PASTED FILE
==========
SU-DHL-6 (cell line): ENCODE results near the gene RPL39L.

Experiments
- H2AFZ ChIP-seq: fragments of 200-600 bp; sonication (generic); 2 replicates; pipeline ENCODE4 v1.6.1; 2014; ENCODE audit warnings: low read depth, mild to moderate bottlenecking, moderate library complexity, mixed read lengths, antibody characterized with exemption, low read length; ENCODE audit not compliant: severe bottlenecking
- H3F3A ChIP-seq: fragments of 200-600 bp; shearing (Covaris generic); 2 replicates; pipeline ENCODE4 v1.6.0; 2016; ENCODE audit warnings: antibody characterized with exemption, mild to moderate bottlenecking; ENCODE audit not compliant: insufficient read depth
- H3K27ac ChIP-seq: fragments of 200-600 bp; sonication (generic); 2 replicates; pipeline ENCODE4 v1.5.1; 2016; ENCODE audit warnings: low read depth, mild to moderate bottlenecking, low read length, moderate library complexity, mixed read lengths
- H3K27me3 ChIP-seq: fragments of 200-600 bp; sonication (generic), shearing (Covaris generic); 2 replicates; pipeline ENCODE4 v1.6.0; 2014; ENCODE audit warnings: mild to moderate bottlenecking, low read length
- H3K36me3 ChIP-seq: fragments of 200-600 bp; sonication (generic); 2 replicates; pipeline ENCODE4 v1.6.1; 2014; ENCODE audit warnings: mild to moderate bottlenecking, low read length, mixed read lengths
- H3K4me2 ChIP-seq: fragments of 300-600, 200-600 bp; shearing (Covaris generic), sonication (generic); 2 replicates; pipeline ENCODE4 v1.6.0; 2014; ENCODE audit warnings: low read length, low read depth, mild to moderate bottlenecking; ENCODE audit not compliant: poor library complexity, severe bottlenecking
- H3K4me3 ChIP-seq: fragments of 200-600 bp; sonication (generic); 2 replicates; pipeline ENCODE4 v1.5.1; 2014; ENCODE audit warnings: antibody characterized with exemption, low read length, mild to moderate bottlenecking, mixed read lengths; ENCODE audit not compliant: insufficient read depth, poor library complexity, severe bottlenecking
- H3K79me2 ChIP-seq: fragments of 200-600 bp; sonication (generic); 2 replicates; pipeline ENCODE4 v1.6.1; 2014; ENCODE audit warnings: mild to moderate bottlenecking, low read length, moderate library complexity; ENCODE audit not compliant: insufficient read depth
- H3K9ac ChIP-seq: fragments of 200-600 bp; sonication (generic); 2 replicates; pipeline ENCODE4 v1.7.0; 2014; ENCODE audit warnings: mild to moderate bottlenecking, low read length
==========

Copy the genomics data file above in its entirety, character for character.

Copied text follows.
SU-DHL-6 (cell line): ENCODE results near the gene RPL39L.

Experiments
- H2AFZ ChIP-seq: fragments of 200-600 bp; sonication (generic); 2 replicates; pipeline ENCODE4 v1.6.1; 2014; ENCODE audit warnings: low read depth, mild to moderate bottlenecking, moderate library complexity, mixed read lengths, antibody characterized with exemption, low read length; ENCODE audit not compliant: severe bottlenecking
- H3F3A ChIP-seq: fragments of 200-600 bp; shearing (Covaris generic); 2 replicates; pipeline ENCODE4 v1.6.0; 2016; ENCODE audit warnings: antibody characterized with exemption, mild to moderate bottlenecking; ENCODE audit not compliant: insufficient read depth
- H3K27ac ChIP-seq: fragments of 200-600 bp; sonication (generic); 2 replicates; pipeline ENCODE4 v1.5.1; 2016; ENCODE audit warnings: low read depth, mild to moderate bottlenecking, low read length, moderate library complexity, mixed read lengths
- H3K27me3 ChIP-seq: fragments of 200-600 bp; sonication (generic), shearing (Covaris generic); 2 replicates; pipeline ENCODE4 v1.6.0; 2014; ENCODE audit warnings: mild to moderate bottlenecking, low read length
- H3K36me3 ChIP-seq: fragments of 200-600 bp; sonication (generic); 2 replicates; pipeline ENCODE4 v1.6.1; 2014; ENCODE audit warnings: mild to moderate bottlenecking, low read length, mixed read lengths
- H3K4me2 ChIP-seq: fragments of 300-600, 200-600 bp; shearing (Covaris generic), sonication (generic); 2 replicates; pipeline ENCODE4 v1.6.0; 2014; ENCODE audit warnings: low read length, low read depth, mild to moderate bottlenecking; ENCODE audit not compliant: poor library complexity, severe bottlenecking
- H3K4me3 ChIP-seq: fragments of 200-600 bp; sonication (generic); 2 replicates; pipeline ENCODE4 v1.5.1; 2014; ENCODE audit warnings: antibody characterized with exemption, low read length, mild to moderate bottlenecking, mixed read lengths; ENCODE audit not compliant: insufficient read depth, poor library complexity, severe bottlenecking
- H3K79me2 ChIP-seq: fragments of 200-600 bp; sonication (generic); 2 replicates; pipeline ENCODE4 v1.6.1; 2014; ENCODE audit warnings: mild to moderate bottlenecking, low read length, moderate library complexity; ENCODE audit not compliant: insufficient read depth
- H3K9ac ChIP-seq: fragments of 200-600 bp; sonication (generic); 2 replicates; pipeline ENCODE4 v1.7.0; 2014; ENCODE audit warnings: mild to moderate bottlenecking, low read length